Friday, November 11, 2011

Tal v Lisitsin 1956 The Most Instructive Games of Chess #2

Life Master A.J. Goldsby (a believer in the hard sell from his writing style) recommends memorizing grandmaster games as a training tool (tip 18). I do not believe in memorization alone as a good thing. I specifically recommend against memorizing opening lines for class players (except for traps to avoid in your openings). I firmly belive your opening study time should be spent concentrating on understanding the whys behind the moves played, while studying verbosely annotated complete games. But studying a grandmaster game so completely that you memorize it seems like a good idea to me.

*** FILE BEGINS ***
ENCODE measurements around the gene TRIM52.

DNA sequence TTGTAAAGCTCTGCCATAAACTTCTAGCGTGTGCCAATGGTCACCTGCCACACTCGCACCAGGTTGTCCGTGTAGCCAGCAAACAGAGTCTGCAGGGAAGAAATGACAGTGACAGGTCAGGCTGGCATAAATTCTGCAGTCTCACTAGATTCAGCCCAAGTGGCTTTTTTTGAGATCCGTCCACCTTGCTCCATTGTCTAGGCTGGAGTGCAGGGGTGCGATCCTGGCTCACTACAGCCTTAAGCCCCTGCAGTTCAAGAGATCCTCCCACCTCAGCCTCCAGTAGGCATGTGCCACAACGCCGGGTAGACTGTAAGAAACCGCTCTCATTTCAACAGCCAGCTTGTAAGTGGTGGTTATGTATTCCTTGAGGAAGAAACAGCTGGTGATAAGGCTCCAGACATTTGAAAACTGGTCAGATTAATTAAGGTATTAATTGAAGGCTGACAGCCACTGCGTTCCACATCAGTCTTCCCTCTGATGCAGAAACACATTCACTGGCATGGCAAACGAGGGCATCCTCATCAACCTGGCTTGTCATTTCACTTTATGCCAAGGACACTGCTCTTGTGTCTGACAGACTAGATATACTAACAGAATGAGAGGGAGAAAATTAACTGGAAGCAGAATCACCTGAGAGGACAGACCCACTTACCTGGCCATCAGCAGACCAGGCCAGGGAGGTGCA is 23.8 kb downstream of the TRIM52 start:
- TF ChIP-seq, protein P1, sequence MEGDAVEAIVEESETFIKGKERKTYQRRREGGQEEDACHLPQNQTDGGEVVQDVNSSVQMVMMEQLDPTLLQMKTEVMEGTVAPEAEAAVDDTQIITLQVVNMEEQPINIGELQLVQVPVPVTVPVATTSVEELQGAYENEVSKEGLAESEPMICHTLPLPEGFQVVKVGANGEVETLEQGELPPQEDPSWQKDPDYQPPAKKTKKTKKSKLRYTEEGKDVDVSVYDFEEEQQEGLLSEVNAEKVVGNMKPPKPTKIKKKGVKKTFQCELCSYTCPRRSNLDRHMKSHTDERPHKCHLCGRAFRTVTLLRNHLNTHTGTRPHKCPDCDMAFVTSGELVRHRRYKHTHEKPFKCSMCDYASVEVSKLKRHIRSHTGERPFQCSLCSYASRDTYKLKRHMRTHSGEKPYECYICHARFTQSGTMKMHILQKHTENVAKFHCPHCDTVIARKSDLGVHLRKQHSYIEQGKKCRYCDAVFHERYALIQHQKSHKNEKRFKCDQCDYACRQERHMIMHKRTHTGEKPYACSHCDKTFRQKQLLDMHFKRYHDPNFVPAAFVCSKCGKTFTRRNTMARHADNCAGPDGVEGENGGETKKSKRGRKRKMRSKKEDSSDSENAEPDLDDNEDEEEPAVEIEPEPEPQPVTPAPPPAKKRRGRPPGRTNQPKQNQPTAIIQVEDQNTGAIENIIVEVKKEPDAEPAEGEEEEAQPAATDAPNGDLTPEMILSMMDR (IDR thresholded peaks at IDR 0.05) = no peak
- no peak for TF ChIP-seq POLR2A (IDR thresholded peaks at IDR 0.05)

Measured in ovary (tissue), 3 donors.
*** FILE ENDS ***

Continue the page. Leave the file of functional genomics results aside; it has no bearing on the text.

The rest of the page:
I have already started a project of trying to analyze the games from Chernev's The Most Instructive Games Ever Played. The second game is a Sicilian Dragon that is similar to some lines of the Pirc that I play. So I think I will combine the two ideas. I will try to memorize Tal v Lisitsin by study and analysis.

Here is my analysis (with Fritz's help) of Tal v Lisitsin:

1 comment:

  1. I have a mixed picture of the blessings of memorizing games. I decided to give it a try after reading the same advice from different sources.

    After trying to memorizing a single game, then I was more positive. It came as a surprise. I think the goal to try to memorize the game made me think deeper about the game to gain deeper understanding of the reasons for the moves.

    SO, I think it can be useful in minor doses. The benefits from the method is probably somewhere inbetween the belivers and the skeptics views.